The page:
In Long Beach, City Looks at Removing Terminal Island Freeway

To see the entire presentation for the Terminal Island Freeway Removal prepared by Brian Ulaszewski, ## here.##

On Tuesday night, the City of Long Beach took the first step in what could be a long journey that would end with one of the largest freeway removal projects in Southern California history.  The Terminal Island Freeway cuts through west Long Beach and is one of the most under-utilized pieces of publicly owned space in Los Angeles.  Local advocates have dreamed of turning the part of  “freeway” north of the Pacific Coast Highway into a local street with the excess space turned into one of Long Beach’s largest parks.

The idea was just a dream, until Tuesday night.

Following nearly a dozen speakers representing environmentalists and the community surrounding the Freeway, all of whom supported the planned removal; the City Council voted unanimously to pursue a $300,000 Caltrans grant to officially study the removal and plan for next steps.

The Long Beach Post captures the quote of the night from Caleb Walker, who brought a dozen “cohorts” with him to the meeting and declared, “It is time to plant trees, not trucks.”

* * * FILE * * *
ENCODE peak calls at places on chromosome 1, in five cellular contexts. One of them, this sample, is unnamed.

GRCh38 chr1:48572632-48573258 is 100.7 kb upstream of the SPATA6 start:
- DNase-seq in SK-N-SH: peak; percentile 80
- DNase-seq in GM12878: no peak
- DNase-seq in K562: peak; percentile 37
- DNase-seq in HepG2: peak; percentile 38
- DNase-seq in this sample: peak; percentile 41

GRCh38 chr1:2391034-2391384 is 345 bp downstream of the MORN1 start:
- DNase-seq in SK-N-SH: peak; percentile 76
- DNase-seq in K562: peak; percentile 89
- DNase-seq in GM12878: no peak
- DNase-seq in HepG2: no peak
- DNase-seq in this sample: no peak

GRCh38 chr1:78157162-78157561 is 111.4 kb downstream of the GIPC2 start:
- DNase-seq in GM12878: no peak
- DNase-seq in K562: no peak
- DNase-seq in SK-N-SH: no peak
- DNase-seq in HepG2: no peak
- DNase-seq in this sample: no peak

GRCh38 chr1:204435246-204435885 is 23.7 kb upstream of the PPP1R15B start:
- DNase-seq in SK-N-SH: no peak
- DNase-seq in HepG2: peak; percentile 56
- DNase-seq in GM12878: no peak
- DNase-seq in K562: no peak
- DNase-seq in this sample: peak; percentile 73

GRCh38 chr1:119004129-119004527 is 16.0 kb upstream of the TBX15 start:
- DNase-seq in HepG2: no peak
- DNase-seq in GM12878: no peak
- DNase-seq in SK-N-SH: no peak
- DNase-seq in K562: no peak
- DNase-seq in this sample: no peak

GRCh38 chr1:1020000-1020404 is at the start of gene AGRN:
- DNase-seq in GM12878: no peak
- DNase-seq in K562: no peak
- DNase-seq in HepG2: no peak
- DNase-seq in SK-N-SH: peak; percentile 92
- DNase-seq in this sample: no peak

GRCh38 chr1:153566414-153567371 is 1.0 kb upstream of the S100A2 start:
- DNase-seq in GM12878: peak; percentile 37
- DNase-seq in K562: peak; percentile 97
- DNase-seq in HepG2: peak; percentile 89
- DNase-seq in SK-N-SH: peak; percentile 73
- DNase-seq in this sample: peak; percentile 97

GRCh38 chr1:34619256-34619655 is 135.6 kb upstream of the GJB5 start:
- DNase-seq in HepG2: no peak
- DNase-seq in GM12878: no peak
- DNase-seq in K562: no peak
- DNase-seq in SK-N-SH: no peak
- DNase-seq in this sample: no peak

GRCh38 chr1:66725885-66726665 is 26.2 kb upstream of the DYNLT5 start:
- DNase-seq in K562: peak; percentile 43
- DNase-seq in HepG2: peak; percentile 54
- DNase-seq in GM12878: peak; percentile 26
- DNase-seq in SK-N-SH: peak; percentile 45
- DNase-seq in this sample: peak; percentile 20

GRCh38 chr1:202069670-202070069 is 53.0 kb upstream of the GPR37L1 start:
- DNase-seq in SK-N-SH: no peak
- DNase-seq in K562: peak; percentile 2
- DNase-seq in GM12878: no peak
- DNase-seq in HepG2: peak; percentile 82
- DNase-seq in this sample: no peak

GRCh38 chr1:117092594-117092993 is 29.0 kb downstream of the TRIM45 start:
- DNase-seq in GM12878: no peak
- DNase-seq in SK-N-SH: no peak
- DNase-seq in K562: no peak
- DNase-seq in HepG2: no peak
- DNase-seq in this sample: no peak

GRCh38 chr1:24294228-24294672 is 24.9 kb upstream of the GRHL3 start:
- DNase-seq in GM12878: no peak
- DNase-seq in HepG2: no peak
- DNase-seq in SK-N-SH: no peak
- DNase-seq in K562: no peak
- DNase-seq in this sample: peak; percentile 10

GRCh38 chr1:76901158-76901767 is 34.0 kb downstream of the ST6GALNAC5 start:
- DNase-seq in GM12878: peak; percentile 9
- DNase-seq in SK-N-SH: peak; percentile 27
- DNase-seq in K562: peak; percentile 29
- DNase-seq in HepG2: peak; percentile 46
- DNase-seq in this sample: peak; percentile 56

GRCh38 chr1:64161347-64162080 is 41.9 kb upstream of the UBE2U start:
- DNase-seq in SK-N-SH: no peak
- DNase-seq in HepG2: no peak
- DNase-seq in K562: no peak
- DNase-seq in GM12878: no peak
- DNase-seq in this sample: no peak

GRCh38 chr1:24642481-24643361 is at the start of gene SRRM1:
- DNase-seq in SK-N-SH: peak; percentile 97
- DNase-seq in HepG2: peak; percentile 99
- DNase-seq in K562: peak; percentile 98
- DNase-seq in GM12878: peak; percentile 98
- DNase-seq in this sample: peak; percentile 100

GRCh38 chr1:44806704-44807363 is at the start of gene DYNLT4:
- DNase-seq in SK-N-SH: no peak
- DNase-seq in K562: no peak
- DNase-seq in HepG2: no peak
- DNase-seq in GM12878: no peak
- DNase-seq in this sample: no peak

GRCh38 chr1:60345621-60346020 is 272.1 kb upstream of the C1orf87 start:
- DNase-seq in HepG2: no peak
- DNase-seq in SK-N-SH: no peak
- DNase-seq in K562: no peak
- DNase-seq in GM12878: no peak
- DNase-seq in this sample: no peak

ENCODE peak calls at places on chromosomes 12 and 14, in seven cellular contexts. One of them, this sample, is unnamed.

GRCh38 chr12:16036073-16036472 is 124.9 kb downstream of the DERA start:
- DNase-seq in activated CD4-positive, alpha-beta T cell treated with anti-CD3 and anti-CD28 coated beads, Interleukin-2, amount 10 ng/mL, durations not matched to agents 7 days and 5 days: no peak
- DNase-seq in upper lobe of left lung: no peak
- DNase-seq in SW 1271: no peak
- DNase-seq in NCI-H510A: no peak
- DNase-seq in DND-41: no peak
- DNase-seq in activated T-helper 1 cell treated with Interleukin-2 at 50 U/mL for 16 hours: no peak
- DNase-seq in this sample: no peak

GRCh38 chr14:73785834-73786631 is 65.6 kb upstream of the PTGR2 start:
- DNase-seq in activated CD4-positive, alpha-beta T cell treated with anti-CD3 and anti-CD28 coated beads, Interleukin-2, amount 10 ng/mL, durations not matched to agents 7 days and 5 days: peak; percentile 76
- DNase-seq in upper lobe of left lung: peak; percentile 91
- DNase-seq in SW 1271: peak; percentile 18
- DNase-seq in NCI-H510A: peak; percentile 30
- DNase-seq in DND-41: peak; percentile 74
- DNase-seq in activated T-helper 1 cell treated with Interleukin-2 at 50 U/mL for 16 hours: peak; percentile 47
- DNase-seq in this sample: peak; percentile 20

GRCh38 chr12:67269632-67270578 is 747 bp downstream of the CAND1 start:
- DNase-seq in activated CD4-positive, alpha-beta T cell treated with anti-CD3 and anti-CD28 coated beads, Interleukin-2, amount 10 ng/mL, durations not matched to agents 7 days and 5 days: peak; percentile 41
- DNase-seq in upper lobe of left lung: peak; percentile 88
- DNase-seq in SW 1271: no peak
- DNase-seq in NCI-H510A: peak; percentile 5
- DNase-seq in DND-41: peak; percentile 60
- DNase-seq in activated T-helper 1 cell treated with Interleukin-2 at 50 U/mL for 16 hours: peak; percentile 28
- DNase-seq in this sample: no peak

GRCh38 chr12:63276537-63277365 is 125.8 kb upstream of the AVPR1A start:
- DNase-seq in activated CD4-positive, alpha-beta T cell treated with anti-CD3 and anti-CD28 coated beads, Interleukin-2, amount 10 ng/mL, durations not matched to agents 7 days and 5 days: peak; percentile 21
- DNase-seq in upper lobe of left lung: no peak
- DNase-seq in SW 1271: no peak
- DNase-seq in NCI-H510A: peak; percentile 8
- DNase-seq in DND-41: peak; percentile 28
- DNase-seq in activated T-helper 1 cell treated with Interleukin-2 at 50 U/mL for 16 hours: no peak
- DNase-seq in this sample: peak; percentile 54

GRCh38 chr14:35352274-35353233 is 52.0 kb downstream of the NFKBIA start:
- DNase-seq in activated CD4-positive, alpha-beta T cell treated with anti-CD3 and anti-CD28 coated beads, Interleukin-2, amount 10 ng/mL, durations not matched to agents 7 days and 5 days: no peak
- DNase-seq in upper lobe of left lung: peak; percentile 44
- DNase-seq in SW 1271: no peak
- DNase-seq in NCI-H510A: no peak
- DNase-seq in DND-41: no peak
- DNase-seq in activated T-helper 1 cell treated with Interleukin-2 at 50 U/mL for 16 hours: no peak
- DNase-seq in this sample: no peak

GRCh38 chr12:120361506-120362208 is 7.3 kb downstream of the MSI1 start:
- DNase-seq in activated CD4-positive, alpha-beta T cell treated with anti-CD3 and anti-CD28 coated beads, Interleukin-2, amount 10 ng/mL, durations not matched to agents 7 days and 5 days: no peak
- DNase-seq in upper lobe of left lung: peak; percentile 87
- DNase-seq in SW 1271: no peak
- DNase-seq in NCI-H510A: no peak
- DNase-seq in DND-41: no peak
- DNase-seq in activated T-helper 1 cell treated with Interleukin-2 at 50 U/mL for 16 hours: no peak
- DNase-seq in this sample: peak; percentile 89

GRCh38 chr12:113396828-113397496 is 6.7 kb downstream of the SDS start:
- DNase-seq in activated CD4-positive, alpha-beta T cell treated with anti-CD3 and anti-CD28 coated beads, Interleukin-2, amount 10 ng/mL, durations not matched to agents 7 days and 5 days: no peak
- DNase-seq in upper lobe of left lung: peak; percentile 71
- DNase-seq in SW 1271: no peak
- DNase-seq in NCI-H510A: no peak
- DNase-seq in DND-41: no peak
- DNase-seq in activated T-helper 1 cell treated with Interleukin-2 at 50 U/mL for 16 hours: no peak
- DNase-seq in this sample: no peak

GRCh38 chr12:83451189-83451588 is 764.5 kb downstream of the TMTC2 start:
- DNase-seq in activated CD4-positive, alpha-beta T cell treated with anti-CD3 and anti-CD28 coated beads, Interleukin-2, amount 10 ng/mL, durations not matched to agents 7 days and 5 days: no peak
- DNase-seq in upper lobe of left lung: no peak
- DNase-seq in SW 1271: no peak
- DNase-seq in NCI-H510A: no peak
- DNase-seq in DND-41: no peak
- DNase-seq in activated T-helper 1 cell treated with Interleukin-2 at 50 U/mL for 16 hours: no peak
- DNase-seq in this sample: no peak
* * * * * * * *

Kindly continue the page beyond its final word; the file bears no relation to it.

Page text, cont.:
Following the meeting, Streetsblog caught up to Brian Ulasszewski, a local Livable Streets advocate and architect who has worked on moving the Terminal Island Freeway Removal project from dream to reality since 2009.  “Its really exciting but the journey has only just started.”

Streetsblog will be there to cover the journey from beginning to end.


CNU Deems Terminal Island Freeway Top 10 ‘Freeway Without Future’

The Congress for the New Urbanism (CNU)—the country’s premiere organization which is founded on creating walkable, neighborhood-based development—released its 2014 “Freeways Without Futures” report, listing Long Beach’s own Terminal Island (TI) Freeway amongst its top 10 prospects for removal. Calling it a “perfect example of obsolete infrastructure,” CNU echoes the time-consuming efforts put forth by […]